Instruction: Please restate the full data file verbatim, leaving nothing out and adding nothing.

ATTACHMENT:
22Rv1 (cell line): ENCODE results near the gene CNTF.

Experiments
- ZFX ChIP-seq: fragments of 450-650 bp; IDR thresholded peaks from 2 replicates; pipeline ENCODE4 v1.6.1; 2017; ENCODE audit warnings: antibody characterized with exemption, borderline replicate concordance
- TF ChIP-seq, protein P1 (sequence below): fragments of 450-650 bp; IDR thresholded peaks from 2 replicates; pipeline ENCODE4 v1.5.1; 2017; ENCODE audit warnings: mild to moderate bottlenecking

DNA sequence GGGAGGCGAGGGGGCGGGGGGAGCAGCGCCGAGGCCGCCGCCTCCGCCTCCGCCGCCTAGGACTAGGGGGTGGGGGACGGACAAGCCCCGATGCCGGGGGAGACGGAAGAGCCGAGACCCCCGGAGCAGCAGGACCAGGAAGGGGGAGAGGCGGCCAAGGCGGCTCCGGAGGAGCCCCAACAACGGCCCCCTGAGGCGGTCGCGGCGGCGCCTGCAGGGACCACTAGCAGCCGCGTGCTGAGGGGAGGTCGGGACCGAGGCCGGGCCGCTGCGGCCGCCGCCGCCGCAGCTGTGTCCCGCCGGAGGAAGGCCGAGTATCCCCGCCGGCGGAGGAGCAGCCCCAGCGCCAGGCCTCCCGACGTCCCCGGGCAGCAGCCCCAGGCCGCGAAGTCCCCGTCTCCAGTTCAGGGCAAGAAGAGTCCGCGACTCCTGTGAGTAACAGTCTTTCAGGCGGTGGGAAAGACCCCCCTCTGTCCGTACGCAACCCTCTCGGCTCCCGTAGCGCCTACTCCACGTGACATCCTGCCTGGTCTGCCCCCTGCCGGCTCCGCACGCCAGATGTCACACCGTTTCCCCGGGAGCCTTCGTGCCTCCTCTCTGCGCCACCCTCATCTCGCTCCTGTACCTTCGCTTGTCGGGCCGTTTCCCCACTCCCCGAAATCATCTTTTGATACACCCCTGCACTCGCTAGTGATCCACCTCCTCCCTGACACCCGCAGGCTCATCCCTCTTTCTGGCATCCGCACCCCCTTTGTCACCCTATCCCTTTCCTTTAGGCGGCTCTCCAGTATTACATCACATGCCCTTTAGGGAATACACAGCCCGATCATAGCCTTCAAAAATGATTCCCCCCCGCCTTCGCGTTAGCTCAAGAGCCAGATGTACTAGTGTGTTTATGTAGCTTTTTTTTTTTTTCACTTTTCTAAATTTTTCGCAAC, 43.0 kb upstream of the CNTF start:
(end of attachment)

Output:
22Rv1 (cell line): ENCODE results near the gene CNTF.

Experiments
- ZFX ChIP-seq: fragments of 450-650 bp; IDR thresholded peaks from 2 replicates; pipeline ENCODE4 v1.6.1; 2017; ENCODE audit warnings: antibody characterized with exemption, borderline replicate concordance
- TF ChIP-seq, protein P1 (sequence below): fragments of 450-650 bp; IDR thresholded peaks from 2 replicates; pipeline ENCODE4 v1.5.1; 2017; ENCODE audit warnings: mild to moderate bottlenecking

DNA sequence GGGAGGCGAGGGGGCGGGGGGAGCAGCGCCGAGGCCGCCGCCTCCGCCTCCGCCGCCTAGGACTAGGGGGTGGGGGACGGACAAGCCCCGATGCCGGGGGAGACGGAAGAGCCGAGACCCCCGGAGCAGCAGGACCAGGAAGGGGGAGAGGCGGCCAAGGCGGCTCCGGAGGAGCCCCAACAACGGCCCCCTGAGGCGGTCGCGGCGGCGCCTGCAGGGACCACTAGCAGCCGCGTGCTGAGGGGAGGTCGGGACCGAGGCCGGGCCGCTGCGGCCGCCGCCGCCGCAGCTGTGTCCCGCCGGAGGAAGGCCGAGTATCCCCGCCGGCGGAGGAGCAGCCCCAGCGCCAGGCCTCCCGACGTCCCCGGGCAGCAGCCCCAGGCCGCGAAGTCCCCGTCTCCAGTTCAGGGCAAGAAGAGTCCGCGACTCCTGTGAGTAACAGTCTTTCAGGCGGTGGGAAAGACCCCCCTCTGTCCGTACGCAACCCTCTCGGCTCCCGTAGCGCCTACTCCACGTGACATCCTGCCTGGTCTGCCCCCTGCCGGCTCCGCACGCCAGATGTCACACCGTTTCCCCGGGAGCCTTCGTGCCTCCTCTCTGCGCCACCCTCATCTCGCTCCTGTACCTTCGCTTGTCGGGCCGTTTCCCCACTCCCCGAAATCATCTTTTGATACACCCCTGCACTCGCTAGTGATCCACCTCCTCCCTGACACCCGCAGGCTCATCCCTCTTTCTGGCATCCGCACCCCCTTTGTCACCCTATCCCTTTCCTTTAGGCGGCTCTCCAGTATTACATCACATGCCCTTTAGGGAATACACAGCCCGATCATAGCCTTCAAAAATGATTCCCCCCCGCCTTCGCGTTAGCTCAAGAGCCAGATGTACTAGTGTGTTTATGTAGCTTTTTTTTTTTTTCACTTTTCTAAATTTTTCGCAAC, 43.0 kb upstream of the CNTF start: